George Washington Papers

To George Washington from Abraham Skinner, 24 September 1780

From Abraham Skinner

Commy prisoners Office 24th Septemr 1780.


Having received your Excellency’s orders of the 17th instant, I proceeded to Elizabeth Town for the purpose of meeting Mr Loring the British Commissary, to whom, on the 21st instant, I made the proposal of Exchange No. 1 agreeable to your wish,1 and the next day received his answer thereto.

The enemy seem resolved to pursue their determination of not exchanging an Officer without the privates, and threaten the removal of our prisoners from New York to Hallifax or the West Indies unless they are released.

I beg leave to refer your Excellency to the inclosed letter from Mr Loring (No. 2) in which is contained an explicit answer to my propositions,2 and am with the greatest Respect Yr Excellency’s most obt humble Servt

Abm Skinner Comy Genl Prisoners

1Enclosure “No. 1” was Skinner’s letter to Joshua Loring, British commissary of prisoners, written at Elizabeth, N.J., on 21 Sept.: “Agreeable to His Excellency General Washingtons instructions to me, I am to propose to you the exchange of all your Officers who are prisoner of War in our hands, and also of all the Officers of Convention on parole in New York or in Europe, for an equal number of ours of like Rank and according to the order of their captivity; and where the principle of equal Rank will not apply; I will exchange them on the footing of composition, confining the composition to Officers only and according to the value or Tariff treated of and judged reasonable by the Commissioners at the last meeting at Amboy.

“That in the exchange on the principle of Composition, our Officers next in rank to those belonging to your Army who cannot be exchanged on the principle of equality are to be included and in the order of their captivity.

“These are the general principles by which I am to be governed in the execution of the proposed business, and which are to operate only in general with respect to our Officers prisoners in this Quarter and for their benefit, whose long captivity give them a claim to the public’s first attention.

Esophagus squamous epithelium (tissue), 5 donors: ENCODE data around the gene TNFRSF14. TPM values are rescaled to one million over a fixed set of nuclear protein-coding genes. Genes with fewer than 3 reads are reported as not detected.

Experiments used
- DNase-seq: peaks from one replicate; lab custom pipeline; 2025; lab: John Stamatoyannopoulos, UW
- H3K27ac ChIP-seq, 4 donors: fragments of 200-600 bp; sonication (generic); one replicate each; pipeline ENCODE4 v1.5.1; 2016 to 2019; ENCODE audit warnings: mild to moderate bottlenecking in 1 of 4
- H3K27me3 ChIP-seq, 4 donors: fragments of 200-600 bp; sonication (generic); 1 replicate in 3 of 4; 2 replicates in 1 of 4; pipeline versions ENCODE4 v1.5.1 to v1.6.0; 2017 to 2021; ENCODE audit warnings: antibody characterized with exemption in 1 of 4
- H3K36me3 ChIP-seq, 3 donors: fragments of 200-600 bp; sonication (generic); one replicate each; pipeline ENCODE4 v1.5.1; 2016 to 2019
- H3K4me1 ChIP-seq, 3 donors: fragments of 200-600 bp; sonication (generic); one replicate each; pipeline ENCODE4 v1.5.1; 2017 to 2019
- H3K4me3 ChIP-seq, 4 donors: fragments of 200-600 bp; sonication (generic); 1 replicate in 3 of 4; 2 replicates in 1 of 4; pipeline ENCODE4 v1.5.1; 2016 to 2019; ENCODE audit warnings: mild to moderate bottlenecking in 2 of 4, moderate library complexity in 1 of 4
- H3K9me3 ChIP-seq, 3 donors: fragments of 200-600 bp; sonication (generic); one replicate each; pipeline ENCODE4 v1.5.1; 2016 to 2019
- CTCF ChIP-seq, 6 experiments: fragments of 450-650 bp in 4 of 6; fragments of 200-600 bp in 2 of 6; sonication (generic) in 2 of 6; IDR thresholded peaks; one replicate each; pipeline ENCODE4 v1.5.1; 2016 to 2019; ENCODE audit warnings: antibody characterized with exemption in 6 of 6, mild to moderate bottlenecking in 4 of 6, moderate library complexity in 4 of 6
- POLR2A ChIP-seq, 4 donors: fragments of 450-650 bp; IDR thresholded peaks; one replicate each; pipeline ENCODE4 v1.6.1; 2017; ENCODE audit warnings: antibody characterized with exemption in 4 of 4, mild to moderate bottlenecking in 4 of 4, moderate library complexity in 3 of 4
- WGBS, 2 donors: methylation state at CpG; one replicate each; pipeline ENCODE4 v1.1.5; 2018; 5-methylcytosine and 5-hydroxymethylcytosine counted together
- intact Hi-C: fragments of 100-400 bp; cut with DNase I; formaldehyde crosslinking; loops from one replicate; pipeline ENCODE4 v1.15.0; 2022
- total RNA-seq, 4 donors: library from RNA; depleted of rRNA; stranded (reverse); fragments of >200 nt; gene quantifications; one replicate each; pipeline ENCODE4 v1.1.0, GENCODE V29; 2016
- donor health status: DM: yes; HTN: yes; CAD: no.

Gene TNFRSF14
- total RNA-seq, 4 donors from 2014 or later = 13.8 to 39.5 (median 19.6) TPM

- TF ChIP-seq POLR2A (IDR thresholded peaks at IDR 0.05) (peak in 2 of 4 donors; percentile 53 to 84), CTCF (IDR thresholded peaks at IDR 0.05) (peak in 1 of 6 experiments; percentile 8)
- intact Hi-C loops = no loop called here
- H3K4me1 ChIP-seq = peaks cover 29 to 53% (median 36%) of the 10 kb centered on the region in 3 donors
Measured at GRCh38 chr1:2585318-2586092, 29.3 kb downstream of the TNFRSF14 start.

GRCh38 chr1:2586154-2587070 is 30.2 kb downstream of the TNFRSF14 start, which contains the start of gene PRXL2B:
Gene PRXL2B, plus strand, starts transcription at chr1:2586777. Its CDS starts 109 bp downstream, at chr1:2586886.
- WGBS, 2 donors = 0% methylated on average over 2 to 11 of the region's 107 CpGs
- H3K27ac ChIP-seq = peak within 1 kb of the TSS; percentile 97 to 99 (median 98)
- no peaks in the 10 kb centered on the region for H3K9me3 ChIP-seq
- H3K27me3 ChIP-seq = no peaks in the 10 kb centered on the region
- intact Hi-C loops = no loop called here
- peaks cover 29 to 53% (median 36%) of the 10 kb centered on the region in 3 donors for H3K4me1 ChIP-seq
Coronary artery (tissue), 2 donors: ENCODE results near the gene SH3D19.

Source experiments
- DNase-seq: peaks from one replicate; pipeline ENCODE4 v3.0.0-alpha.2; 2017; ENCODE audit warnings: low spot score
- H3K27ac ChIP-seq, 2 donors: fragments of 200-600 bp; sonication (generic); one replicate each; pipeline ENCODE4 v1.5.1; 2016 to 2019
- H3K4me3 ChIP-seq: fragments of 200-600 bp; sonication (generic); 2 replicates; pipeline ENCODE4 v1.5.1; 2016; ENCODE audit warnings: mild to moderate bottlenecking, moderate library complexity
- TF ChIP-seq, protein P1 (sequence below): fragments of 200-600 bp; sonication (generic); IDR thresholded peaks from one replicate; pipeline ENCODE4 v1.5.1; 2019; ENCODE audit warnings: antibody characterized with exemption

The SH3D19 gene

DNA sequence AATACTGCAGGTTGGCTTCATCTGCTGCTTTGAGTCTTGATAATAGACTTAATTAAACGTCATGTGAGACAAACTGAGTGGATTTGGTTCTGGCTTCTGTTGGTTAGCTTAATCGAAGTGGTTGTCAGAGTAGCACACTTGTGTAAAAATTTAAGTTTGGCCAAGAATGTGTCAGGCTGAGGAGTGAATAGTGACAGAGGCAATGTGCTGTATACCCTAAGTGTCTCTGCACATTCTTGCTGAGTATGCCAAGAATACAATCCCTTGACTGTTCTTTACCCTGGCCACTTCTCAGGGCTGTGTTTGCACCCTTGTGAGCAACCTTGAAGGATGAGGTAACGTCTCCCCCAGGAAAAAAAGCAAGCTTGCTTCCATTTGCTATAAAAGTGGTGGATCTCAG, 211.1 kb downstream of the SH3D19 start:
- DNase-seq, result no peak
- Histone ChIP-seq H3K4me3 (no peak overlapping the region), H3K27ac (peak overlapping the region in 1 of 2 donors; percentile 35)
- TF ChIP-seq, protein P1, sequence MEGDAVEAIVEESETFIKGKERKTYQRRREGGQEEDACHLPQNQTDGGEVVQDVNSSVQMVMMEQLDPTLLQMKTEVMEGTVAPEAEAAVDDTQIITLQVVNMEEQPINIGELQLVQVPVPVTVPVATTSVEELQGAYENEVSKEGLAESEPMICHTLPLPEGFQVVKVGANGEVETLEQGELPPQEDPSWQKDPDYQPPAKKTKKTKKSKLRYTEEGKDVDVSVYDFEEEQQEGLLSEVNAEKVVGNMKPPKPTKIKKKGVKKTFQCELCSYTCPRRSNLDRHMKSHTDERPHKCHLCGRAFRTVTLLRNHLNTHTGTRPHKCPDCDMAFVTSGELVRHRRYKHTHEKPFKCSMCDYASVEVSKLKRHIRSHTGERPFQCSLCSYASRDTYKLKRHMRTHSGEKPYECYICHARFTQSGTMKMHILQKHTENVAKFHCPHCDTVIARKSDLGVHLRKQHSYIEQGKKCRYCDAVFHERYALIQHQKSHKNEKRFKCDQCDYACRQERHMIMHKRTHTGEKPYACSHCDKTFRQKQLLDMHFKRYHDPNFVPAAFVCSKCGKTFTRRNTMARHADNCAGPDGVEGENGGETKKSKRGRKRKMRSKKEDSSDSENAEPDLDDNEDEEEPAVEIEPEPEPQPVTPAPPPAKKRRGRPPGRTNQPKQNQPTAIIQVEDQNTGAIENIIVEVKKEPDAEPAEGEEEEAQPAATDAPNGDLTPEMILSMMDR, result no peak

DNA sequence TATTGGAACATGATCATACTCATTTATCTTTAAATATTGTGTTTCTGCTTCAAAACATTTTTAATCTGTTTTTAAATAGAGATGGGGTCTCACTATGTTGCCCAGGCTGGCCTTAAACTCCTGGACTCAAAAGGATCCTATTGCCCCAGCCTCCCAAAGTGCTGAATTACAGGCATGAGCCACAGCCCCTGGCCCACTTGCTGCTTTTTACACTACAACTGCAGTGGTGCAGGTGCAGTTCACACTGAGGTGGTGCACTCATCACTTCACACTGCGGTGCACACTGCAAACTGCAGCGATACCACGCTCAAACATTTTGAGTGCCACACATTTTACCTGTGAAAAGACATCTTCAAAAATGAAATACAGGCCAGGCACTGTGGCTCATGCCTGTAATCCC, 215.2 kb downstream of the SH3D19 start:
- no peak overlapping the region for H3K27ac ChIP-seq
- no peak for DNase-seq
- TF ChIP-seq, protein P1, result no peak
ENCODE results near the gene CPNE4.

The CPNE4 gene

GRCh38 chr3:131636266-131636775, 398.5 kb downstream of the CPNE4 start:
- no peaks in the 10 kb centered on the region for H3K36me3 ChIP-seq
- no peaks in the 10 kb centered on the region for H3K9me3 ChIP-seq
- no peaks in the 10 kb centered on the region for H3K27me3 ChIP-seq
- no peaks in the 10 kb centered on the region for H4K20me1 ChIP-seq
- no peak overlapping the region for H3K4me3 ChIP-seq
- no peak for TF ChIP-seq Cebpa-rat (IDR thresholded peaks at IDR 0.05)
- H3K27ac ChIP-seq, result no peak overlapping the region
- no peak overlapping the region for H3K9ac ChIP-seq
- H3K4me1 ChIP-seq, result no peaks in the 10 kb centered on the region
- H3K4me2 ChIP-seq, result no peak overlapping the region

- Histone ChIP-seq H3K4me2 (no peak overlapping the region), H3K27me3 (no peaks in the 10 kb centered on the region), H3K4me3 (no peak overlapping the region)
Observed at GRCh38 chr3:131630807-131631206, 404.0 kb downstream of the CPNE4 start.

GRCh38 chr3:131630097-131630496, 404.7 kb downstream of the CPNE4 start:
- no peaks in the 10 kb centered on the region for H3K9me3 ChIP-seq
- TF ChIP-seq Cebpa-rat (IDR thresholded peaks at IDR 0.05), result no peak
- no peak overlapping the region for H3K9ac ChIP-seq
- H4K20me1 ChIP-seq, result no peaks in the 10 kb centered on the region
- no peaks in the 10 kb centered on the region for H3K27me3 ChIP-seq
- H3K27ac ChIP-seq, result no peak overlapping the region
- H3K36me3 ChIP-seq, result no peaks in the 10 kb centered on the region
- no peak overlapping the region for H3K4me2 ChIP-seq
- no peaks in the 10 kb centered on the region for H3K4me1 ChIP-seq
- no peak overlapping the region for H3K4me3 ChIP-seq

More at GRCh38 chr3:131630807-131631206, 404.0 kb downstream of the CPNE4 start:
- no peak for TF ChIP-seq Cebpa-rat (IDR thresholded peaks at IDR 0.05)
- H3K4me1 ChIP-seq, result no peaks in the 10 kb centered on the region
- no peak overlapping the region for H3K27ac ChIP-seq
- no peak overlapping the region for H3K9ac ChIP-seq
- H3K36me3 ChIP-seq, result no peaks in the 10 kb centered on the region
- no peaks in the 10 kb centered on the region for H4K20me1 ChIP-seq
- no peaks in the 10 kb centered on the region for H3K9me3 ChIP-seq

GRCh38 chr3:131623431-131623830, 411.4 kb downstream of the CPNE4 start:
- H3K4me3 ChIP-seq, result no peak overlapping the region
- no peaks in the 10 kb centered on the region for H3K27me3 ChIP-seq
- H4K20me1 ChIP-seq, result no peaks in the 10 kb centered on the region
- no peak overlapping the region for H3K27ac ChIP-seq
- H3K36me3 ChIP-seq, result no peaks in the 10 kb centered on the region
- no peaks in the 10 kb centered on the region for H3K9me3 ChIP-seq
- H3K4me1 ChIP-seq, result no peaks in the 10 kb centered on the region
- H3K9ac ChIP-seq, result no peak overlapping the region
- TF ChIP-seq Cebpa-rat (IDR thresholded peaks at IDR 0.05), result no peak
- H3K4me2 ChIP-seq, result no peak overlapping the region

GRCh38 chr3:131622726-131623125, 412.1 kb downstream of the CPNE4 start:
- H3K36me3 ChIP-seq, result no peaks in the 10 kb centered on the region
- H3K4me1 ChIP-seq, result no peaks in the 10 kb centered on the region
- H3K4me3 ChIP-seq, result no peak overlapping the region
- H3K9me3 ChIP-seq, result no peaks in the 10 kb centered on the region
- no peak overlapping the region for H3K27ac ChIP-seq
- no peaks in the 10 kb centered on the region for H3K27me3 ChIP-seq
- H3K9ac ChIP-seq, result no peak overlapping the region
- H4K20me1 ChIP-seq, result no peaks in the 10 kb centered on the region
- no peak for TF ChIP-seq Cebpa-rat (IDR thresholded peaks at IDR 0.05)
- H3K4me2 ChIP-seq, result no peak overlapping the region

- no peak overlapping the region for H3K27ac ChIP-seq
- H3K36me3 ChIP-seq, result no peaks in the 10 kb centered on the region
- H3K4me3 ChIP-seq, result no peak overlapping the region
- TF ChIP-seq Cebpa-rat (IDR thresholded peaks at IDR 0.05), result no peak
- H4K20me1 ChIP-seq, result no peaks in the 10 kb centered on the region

“There is however the exchange of Brigr Genl du Portail and Lieut. Colo. Laurens, who were taken at Charlestown, which I am also directed to make, and also the exchange of Colo. Webb and Lt Colo. Ramsay upon the terms heretofore proposed.

“It is wished that the exchange of all the Officers prisoners of War in our hands, and also of all the Convention Officers on parole in New York or Europe may take place, but if we cannot make it so general as to comprehend the whole, we will make it as extensive as we can” (DNA:PCC, item 167; see also GW to Skinner, 17 Sept.).

2Enclosure “No. 2” was Loring’s reply to Skinner, written at Elizabeth on 22 Sept., in which he held for the exchange of privates as well as officers and threatened sending prisoners from New York “to some other parts where they may be lodged and fed, under every description of humanity, but without being of that inconveniency and expence, as I have before observed they are to us in their present situation” (DNA:PCC, item 167; see also William Phillips to GW, 19 June, source note).

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